Should I Use High Mileage Motor Oil?

High mileage motor oil is designed for engines with the kind of wear that often comes with high mileage. It’s available in conventional, synthetic or synthetic blend form. Some manufacturers advertise the need to switch to this type of oil as early as 75,000 miles.

The difference between regular and high mileage oil is in the additives. Many engines with higher miles have minor issues that these additives can help solve. These problems generally involve engine oil use between changes. If you’re not using any oil between changes, going to high mileage oil is of little or no benefit. There are also other products you can use that don’t require changing oil type or brands.

What Additives Are In High Mileage Oil?

To know the exact name of these additives, you have to go to the manufacturer’s website. Then you can follow links to the materials safety data sheets. Once there, you’ll find some big words that I can’t pronounce and don’t care to rewrite.

The point of these additives is to aid in solving the problems caused by engine wear. These additives can’t fix worn metal surfaces, but they can help old seals and gaskets do a better job. They do this by causing them to swell a bit.

The swelling fills the gaps caused by wear, resulting in less oil getting through. This could also help increase oil pressure, and get much-needed oil to vital engine components.

Another goal of these additives is to remove engine sludge. Cold starts, short trips and other factors will cause the sludge to build up overtime. Again, removing the sludge could help increase oil pressure and reduce engine wear.

Am I Solving A Problem With My Vehicle?

Now that we know what the additives are designed to do, you need to decide if you have any of these problems. You really don’t want to cause seals and gaskets that are working as designed and aren’t overly worn to swell. If your engine’s oil dipstick doesn’t show any kind of oil usage between changes, you don’t need to make the switch.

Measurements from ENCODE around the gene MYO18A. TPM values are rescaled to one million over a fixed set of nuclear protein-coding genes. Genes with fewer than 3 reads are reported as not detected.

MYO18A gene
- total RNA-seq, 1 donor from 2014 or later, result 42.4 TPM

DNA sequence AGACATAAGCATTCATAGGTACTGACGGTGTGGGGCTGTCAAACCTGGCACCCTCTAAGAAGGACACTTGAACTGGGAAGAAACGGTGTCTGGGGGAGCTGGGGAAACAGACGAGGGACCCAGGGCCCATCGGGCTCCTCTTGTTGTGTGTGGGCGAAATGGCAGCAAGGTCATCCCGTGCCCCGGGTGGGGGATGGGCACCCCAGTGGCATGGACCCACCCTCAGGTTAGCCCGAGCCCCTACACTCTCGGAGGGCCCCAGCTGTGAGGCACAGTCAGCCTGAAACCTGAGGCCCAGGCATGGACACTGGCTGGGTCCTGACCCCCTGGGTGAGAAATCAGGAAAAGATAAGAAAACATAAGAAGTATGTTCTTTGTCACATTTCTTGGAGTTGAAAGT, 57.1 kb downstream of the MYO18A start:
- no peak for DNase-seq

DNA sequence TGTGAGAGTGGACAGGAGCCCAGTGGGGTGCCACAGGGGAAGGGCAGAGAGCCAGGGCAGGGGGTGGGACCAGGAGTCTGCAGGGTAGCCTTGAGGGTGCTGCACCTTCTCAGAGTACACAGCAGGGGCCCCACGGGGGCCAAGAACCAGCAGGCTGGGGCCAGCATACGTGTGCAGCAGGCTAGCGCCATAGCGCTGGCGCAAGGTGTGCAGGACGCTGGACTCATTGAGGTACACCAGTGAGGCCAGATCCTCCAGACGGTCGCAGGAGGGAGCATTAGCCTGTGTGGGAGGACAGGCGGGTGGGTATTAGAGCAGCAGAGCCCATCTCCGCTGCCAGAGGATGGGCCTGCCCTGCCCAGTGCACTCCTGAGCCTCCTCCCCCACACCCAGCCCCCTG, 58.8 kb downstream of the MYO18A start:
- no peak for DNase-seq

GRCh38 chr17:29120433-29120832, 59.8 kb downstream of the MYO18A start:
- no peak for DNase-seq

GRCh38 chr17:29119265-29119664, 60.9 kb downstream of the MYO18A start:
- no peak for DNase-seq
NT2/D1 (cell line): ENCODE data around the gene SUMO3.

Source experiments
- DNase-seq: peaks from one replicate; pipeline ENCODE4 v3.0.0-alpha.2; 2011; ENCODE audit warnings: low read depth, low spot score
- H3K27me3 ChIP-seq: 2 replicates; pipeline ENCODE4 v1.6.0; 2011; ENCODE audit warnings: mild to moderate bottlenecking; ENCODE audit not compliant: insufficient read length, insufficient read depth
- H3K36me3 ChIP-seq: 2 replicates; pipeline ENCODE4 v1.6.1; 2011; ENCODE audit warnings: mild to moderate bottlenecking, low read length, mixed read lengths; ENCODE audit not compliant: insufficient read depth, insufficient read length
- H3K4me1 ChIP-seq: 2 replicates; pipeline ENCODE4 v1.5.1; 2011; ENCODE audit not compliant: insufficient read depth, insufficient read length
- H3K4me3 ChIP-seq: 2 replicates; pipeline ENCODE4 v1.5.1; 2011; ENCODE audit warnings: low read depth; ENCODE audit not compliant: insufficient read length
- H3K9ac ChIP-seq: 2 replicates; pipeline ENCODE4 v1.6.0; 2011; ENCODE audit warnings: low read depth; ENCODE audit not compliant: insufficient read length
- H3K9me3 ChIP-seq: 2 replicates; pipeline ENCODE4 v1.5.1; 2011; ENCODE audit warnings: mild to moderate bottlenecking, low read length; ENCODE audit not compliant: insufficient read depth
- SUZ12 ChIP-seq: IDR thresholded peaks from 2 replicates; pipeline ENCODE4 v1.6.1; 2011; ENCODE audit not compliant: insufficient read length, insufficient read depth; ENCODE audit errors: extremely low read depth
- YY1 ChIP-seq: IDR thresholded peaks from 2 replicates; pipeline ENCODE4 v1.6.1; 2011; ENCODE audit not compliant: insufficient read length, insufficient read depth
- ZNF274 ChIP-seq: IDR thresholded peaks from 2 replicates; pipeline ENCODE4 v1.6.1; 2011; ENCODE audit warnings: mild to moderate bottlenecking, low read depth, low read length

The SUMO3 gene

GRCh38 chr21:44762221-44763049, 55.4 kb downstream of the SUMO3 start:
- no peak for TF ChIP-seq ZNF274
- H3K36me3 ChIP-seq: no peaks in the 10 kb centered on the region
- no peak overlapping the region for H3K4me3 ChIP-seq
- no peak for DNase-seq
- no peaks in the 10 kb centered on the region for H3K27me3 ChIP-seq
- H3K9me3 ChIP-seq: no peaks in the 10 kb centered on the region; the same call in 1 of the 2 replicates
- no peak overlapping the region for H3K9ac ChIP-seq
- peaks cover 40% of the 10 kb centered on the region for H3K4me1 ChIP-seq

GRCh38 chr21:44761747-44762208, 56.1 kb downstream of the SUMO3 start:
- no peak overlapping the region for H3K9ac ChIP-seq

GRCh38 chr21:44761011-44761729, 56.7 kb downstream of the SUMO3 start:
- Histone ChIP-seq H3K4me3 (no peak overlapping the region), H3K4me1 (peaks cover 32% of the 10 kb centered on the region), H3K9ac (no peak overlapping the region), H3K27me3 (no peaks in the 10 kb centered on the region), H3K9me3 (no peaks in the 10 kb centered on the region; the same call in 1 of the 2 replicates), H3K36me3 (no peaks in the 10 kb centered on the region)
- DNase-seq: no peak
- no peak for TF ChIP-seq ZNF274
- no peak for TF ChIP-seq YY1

Is your engine leaking any oil? This is easy to detect, especially if you park in the same spot every day. Just check the spot before you park and be sure it’s clear of oil. Then re-examine the spot after you’ve been parked for several hours.

Not only will this tell you if your vehicle is leaking oil, coolant, transmission fluid and other fluid leaks can easily be detected. A major oil leak needs to be dealt with by repairing the failing part, but minor seepage and leaks could be addressed by the additives in high mileage motor oil.

Is your engine burning oil? If oil is leaving your engine and not hitting the ground, it may be leaking into the cylinders. The usual result of this is blue smoke when you accelerate from a stop. It might not be a big plume, but it’s generally noticeable.

Although high mileage oil won’t repair the wear on your engine’s pistons, rings or valves, it can still help. Your valves have seals that could be worn, allowing oil to seep into the combustion chambers. As we’ve already discussed, these valve seals will swell a bit from the additives. Problem solved.

Is engine sludge really a problem? As oil ages in your engine, it can oxidize. Heat and oxygen can turn the oxidation into sludge.

If sludge is built up in oil passages, it could interfere with oil pressure and proper lubrication. Any deposits in the area of the piston rings could also be a problem resulting in that blue smoke we’ve described above.

Today’s standard engine oils already have additives to deal with sludge, but they require an engine to be warmed up to operating temperature to work properly. That’s a big part of why highway driving is so good for your engine.

The high mileage motor oils will certainly do a better job of cleaning out sludge than standard oil. Since it’s designed to go into an already warm engine with some sludge buildup, It should do a better job cleaning it out.

It Won’t Solve Your Problems Overnight. A high mileage engine that’s a candidate for this oil probably has deposits and sludge that will take more that a trip to the park after an oil change to address. Seals and gaskets will slowly swell, develop new wear patterns and perform better within one oil change cycle.